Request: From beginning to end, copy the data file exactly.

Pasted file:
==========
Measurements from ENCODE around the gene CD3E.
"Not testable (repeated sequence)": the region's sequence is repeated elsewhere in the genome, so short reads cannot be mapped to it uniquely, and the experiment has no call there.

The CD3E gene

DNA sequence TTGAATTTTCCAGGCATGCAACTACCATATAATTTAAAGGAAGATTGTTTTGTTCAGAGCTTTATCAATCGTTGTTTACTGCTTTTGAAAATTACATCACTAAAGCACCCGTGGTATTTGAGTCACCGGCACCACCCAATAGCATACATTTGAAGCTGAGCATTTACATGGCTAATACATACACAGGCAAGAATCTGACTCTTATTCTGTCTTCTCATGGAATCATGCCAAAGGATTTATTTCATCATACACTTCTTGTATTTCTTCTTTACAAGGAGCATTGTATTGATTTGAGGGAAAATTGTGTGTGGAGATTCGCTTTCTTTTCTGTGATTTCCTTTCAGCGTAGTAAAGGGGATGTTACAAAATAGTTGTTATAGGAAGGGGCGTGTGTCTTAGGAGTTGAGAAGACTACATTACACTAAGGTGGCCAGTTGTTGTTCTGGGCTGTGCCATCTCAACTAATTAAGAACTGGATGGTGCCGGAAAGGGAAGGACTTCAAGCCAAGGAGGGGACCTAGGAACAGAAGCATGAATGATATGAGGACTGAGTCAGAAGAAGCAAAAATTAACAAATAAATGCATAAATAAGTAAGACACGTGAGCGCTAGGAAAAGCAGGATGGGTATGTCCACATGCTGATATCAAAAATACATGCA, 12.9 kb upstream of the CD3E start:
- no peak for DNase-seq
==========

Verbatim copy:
Measurements from ENCODE around the gene CD3E.
"Not testable (repeated sequence)": the region's sequence is repeated elsewhere in the genome, so short reads cannot be mapped to it uniquely, and the experiment has no call there.

The CD3E gene

DNA sequence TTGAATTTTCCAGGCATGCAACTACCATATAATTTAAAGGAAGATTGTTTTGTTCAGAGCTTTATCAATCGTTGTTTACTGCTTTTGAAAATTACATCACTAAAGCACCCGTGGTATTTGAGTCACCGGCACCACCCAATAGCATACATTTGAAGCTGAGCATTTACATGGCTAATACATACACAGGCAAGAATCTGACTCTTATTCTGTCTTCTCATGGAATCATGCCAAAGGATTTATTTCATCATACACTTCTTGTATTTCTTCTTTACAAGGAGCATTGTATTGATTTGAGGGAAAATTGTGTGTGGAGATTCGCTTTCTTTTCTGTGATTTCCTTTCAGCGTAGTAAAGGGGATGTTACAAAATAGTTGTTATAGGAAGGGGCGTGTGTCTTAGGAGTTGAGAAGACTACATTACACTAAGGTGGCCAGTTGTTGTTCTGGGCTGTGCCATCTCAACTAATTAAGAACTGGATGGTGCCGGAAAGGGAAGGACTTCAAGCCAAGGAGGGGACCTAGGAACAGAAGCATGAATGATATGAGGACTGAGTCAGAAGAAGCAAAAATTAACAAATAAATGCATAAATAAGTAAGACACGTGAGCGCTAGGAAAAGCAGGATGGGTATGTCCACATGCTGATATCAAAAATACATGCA, 12.9 kb upstream of the CD3E start:
- no peak for DNase-seq